Trekking in Nepal is quite affordable but adventurous at the same time. To trek in Nepal it is economic and budget-friendly. Nepal offers a large variety of trekking options from easy to moderate to strenuous which you can customize depending on your preference.
Nepal is a trekkers’ paradise, blessed with dramatic landscapes and exotic view of the Himalayas. Besides the beautiful scenery, it provides an opportunity to experience the rich culture as well. Also, you meet the local people of various groups and ethnicities.
You can trek in Nepal in any season. Each season has its own perks and provides a unique experience. And, always have something new and exciting things to offer you.
Nepal is an affordable place for trekking. But, during the peak season, the costs are relatively higher than in the off-season.
Nevertheless, there are many other factors that influence the cost of trekking in Nepal.
For instance, the following are some of the factors that affect your total cost of trekking in Nepal
- The destination that you want to visit
- The activities that you want to undertake during your trip
- The seasons that you want to visit
- The length and duration of your trek
- The cost of trekking Permits
- The cost of Guides and Porters
- Mode of accommodation
- Mode of transportation
- Food and drinks
- Other miscellaneous expenses
Also, Trekking independently in Nepal is possible. But, it is not recommended unless you are an experienced trekker. The most convenient way to trek in Nepal within a budget is to buy a package tour.
Here are some cost ranges for the most popular treks in Nepal:
- Everest Base Camp Trek 15 days– $1,100 per person
- Annapurna Circuit Trek 20 days – $ 799 per person
- Langtang Valley Trekking 11 days– $560 per person
- Upper Mustang Trekking 17 days– $1560 per person
Now, let’s get into details of the cost of trekking in Nepal.
Cost of Transportation
There are generally two types of transportation in Nepal for trekking purposes – by road and by air. There are many options available such as local buses, tourist buses, private jeeps, cars, and flights. And the prices will be in that order.
The local buses are the cheapest among other means of transportation. So, you can go for public transportation to reduce some expenses. Nonetheless, public transportation in Nepal is a unique experience in itself.
A local bus can cost you from $1 to $10. But, for better comfort and facilities you can choose tourist buses or jeeps.
The tourist buses will cost around $8 to $30 per person. The cost of the jeep is around $40 to $50 per person and the cost of a flight is $120 per person one way.
The cost may vary according to the distance you travel in or the destination you want to visit.
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Cost of Trekking Permits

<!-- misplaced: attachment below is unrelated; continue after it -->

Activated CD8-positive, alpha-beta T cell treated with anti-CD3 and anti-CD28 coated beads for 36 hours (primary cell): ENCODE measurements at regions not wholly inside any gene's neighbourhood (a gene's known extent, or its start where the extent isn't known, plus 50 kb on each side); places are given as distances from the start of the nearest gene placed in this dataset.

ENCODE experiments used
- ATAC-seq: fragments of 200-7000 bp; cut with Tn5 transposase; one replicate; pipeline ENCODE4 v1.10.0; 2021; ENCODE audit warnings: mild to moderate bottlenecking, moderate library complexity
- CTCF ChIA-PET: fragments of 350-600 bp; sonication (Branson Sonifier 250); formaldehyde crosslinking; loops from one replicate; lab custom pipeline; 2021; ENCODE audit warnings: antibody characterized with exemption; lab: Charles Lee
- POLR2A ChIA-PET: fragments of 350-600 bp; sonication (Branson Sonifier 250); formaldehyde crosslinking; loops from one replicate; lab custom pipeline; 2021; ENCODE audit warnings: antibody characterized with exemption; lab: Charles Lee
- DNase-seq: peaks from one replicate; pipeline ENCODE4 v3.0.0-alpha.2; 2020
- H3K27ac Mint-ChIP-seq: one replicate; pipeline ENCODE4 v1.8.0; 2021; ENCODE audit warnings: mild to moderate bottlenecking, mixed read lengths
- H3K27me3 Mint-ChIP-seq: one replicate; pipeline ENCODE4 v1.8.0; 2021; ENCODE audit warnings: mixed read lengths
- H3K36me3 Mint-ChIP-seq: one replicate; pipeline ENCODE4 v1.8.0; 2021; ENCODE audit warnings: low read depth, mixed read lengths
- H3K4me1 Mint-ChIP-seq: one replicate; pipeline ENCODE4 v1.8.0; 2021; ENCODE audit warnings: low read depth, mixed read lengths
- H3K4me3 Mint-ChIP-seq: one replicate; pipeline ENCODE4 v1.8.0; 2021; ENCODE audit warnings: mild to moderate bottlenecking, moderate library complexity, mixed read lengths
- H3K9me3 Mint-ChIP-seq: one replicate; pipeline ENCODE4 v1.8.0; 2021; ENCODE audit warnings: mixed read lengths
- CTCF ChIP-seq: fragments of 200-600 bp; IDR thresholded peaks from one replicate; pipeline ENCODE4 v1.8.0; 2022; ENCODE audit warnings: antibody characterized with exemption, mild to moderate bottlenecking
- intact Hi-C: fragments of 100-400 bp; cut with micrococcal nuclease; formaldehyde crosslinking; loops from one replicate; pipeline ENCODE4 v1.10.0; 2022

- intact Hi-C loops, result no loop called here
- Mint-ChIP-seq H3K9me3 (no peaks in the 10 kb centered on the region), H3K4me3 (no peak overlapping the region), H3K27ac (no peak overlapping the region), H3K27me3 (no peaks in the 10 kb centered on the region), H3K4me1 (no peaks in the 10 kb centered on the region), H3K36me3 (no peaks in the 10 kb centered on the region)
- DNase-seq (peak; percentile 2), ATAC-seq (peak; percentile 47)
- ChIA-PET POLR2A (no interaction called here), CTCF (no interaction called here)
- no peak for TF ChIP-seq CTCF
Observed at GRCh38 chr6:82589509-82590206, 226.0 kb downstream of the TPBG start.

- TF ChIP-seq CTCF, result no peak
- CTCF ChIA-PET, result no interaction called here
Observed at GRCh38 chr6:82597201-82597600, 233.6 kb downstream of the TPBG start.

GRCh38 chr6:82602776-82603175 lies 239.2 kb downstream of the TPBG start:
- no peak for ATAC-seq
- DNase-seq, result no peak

You will need a trekking permit while trekking in Nepal. Nearly, for every trek in Nepal, you will need two permits. A national Park Permit and a TIMS ( Trekkers Information Management System) card.
And most often you will also need more than two permits depending on your trekking route.
There are two types of TIMS card. The green which is for independent trekkers costing USD 20. And the blue for trekkers who are part of a group with a guide cost USD 10.
And the entry fee for entering the national parks or conservation areas for foreign nationals:
- Annapurna Conservation Area: $28 (NRs. 2800)
- Manaslu Conservation Area: $28 (NRs. 2800)
- Kanchenjunga Conservation Area: $28 (NRs. 2800)
- Sagarmatha National Park: $40 (NRs. 4000)
- Langtang National Park: $40 (NRs. 4000)
- Makalu-Barun National Parks: $40 (NRs. 4000)
- SAARC nationals have to pay NRs. 200 ($2) as the permit fee
And also you need to get special trekking permits before trekking to the restricted areas of Nepal. These permits can be easily obtained from local trekking agencies. For restricted areas, the amount of permit depends on the length of your stay and the season of the year.
Some of the restricted areas are Dolpo, Upper Mustang, Manaslu, Tsum Valley, and Kanchenjunga.
For Upper Mustang and Upper Dolpo, you need to pay $500 per person for the first ten days. After that, you need to pay $50 per day per person.
For high altitudes, you will need a special climbing permit. Trekking at 5,650 – 6,500 m will cost $350 for 1-4 members.
Cost of Accommodation
The cost of accommodation varies along with the altitudes, season, and trekking trails.
On popular routes, most of the tea-houses offer the standard comfort and services. Most rooms have twin beds with showers available.
The cost of the tea-houses is around $3 to $5 per night. And during the off-season, same rooms cost around $1 to $3 per night only.
Also during the peak season, the prices are relatively higher than in other seasons and there is little room for negotiation.
At higher altitudes, the price can go up to $10 per night.